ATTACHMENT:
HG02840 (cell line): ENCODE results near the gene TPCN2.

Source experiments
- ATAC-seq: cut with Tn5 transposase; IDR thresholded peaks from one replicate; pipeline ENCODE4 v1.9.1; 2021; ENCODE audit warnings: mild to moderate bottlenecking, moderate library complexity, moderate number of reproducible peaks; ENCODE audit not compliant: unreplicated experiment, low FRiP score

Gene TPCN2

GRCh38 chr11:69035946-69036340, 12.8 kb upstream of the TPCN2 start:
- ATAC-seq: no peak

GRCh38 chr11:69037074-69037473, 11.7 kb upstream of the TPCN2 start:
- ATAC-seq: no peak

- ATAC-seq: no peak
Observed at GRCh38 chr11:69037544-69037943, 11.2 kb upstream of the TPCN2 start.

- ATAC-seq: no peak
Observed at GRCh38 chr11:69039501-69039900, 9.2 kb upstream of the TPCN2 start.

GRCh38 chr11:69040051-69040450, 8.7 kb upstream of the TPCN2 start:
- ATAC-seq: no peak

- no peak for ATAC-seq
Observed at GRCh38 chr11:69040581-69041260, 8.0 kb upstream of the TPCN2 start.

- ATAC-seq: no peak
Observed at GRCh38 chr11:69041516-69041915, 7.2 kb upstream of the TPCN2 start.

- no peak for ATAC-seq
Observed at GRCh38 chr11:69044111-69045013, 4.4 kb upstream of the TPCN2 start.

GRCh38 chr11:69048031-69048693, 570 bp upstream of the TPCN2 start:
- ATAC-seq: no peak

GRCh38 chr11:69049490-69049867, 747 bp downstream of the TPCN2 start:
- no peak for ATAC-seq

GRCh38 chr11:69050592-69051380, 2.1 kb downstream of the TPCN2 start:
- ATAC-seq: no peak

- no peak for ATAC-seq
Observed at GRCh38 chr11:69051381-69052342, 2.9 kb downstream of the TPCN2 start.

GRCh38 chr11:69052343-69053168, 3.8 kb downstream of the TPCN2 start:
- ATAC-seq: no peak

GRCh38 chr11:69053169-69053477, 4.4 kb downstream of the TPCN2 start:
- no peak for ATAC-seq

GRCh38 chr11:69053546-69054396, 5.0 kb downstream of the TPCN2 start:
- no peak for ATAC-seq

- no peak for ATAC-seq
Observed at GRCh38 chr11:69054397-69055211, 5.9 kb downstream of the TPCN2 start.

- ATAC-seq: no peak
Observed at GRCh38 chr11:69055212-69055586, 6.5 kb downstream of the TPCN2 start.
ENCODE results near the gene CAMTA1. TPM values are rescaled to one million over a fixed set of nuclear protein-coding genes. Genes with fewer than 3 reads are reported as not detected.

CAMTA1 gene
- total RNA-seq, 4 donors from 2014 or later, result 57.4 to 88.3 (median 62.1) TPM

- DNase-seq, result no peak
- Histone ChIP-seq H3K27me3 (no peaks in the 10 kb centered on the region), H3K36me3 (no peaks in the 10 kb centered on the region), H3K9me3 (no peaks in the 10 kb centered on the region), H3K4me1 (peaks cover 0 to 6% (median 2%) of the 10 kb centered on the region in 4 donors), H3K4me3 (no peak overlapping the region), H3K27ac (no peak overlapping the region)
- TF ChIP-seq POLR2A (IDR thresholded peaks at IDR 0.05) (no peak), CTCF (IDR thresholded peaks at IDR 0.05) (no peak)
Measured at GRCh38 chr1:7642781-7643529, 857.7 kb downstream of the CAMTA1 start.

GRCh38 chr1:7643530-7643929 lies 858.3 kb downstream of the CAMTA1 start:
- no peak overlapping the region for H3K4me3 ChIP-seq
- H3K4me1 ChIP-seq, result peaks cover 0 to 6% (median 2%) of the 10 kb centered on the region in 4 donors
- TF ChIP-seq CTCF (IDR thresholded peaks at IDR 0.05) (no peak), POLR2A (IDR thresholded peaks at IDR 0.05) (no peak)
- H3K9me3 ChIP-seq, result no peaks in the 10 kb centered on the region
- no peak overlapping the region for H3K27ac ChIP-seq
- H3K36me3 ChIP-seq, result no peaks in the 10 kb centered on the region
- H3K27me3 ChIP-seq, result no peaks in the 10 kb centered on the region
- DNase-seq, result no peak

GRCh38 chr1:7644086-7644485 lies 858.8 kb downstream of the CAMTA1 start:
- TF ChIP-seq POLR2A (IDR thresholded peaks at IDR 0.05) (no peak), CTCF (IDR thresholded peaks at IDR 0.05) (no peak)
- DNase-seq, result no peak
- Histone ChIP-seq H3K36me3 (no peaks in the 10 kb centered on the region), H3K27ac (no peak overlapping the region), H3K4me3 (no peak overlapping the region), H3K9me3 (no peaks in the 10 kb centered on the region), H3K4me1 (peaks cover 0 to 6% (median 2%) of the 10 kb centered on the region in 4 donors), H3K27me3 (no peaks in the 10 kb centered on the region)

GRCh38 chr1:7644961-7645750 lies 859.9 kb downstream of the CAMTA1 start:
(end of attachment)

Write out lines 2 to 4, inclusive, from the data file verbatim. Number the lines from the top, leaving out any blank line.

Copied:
Source experiments
- ATAC-seq: cut with Tn5 transposase; IDR thresholded peaks from one replicate; pipeline ENCODE4 v1.9.1; 2021; ENCODE audit warnings: mild to moderate bottlenecking, moderate library complexity, moderate number of reproducible peaks; ENCODE audit not compliant: unreplicated experiment, low FRiP score

Gene TPCN2